Growth: More Than Meets The Eye
The U.S. economy may not be as weak as it looks. While real gross domestic product, the popular gauge of economic growth, is slumping, another measure of economic activity called gross domestic income (GDI) remains strong. It could be a sign that real GDP is understating growth.
The economy as measured by GDP, including expenditures on all goods and services and changes in inventories, expanded in the first quarter by 2.1% from the previous year. For all of 2006, GDP grew 3.3%. Meanwhile, real GDI, which includes wages and corporate profits, was up 3.9% in 2006. First-quarter figures won't come out until the end of May, but personal income data over the first three months of 2007 already show an acceleration in wages and salaries, which makes up about half of all GDI.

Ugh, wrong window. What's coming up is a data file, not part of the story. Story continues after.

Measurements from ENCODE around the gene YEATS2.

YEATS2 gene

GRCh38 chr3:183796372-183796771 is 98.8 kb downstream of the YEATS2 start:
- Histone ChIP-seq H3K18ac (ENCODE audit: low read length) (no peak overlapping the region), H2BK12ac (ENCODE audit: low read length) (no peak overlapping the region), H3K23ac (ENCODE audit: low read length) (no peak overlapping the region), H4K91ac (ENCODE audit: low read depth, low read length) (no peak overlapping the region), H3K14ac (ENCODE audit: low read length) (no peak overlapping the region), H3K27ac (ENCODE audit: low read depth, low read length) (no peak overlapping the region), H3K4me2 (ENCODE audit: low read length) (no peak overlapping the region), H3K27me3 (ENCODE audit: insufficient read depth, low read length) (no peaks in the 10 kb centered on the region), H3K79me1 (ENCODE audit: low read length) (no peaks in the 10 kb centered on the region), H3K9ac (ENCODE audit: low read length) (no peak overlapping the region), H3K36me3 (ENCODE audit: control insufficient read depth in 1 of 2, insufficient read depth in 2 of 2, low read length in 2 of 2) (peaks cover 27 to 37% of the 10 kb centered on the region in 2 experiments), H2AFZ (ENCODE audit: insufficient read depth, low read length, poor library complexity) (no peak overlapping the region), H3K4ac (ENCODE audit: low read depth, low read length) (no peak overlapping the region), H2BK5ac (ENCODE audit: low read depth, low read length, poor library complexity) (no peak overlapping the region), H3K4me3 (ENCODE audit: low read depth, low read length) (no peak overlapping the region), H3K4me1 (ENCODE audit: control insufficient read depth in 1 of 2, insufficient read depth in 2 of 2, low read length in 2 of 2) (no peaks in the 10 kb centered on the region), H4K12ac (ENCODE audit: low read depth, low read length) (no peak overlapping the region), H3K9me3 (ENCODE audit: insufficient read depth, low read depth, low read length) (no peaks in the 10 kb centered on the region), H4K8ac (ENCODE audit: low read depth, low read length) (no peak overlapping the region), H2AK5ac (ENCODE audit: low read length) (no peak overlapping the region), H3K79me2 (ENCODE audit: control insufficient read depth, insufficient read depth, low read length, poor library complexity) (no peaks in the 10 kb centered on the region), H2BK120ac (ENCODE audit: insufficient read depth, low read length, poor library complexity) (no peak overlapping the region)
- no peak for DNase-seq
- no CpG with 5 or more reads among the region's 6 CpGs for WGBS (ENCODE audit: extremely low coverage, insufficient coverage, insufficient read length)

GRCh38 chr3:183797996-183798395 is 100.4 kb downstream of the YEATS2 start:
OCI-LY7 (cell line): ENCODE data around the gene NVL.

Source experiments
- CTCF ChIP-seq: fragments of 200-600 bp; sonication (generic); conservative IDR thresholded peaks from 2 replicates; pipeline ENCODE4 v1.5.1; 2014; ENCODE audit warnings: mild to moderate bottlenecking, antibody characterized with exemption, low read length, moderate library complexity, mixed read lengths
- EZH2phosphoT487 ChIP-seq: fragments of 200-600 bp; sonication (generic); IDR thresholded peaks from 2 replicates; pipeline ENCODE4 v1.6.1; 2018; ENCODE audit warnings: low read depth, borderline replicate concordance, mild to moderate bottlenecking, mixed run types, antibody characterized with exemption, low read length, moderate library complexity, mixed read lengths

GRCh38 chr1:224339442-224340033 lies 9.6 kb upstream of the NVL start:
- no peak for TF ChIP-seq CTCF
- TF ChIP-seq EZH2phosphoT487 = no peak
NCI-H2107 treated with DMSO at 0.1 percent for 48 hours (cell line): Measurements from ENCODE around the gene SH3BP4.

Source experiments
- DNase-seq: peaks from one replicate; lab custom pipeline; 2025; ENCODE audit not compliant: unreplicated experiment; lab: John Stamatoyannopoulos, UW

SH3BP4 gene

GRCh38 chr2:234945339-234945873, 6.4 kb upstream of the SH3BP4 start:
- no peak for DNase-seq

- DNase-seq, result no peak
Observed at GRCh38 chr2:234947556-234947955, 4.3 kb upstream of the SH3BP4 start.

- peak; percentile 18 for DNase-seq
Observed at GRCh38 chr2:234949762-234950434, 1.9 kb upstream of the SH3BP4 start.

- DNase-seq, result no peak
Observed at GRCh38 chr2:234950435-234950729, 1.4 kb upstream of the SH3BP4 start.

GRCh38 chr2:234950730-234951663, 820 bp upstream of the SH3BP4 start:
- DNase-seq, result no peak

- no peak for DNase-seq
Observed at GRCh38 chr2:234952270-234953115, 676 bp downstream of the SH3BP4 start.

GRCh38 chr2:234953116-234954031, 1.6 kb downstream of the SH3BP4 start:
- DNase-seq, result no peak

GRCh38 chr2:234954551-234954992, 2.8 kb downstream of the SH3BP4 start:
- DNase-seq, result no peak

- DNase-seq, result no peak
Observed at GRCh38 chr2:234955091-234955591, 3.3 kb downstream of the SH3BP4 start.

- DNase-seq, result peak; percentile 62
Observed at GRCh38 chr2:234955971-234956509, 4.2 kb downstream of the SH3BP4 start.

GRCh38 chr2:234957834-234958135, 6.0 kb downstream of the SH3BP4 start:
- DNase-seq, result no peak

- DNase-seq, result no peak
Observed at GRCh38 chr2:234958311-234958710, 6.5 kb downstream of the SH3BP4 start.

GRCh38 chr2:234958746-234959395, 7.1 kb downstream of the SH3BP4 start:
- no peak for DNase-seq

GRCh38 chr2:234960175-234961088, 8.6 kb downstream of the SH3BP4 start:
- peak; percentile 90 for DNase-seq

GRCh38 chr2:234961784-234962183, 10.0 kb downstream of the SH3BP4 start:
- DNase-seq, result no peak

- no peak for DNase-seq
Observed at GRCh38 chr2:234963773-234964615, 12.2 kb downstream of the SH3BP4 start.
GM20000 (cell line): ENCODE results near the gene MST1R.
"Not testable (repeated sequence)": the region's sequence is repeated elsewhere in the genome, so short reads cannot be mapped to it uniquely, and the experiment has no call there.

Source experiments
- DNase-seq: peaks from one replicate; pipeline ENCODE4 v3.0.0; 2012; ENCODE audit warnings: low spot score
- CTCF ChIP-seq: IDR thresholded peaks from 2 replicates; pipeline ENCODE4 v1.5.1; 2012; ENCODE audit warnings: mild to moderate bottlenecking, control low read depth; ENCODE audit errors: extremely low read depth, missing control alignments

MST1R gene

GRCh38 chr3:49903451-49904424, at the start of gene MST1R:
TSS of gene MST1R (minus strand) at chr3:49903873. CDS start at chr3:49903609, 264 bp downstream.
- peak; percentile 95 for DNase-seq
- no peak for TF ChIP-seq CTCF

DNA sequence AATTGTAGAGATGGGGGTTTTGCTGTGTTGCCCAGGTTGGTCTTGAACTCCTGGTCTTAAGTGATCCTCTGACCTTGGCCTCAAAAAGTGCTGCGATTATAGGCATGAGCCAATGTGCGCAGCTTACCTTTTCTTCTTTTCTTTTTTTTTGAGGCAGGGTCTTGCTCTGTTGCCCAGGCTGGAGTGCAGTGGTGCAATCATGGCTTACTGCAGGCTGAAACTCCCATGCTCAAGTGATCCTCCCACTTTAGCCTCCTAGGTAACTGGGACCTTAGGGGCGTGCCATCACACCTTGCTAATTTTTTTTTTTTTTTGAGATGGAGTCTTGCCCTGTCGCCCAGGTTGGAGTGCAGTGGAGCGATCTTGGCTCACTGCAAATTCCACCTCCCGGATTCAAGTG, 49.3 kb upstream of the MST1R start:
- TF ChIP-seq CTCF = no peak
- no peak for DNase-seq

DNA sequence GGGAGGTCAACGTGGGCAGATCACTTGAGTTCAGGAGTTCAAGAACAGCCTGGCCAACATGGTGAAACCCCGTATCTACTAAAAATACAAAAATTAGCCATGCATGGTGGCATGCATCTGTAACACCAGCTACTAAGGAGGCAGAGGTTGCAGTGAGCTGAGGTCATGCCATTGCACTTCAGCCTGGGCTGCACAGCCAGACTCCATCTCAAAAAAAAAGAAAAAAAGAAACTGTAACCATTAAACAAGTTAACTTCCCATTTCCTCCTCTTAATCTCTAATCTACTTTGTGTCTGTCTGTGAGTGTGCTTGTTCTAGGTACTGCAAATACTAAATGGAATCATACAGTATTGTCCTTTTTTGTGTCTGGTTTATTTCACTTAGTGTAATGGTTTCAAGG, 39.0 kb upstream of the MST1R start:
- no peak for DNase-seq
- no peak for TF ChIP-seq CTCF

In theory, GDP and GDI should be equal. These two tallies of economic activity are akin to double entry accounting where outlays and receipts balance out. In reality, deficiencies in data collection mean the numbers often diverge. For example, quarterly GDP figures are initially based on monthly survey data from the Census Bureau that may not provide a thorough measure of output, while Labor Dept. figures used for early estimates of wages do not include bonuses and stock options, says Carol Moylan, chief of the National Income & Wealth Div. at the Bureau of Economic Analysis.
It's possible that GDI is giving a better picture of economic growth. A more complete accounting of economic activity covering the past three years is due out in late July. That's when the BEA releases its annual revisions using Internal Revenue Service figures and more comprehensive annual Census Bureau data.
If real GDP growth is revised upward, that could help solve the puzzle as to why the labor market continues to look tight. Such an outcome would most likely keep the Federal Reserve focused on potential inflation pressures and help quell any remaining concern surrounding the health of the economy.
By James Mehring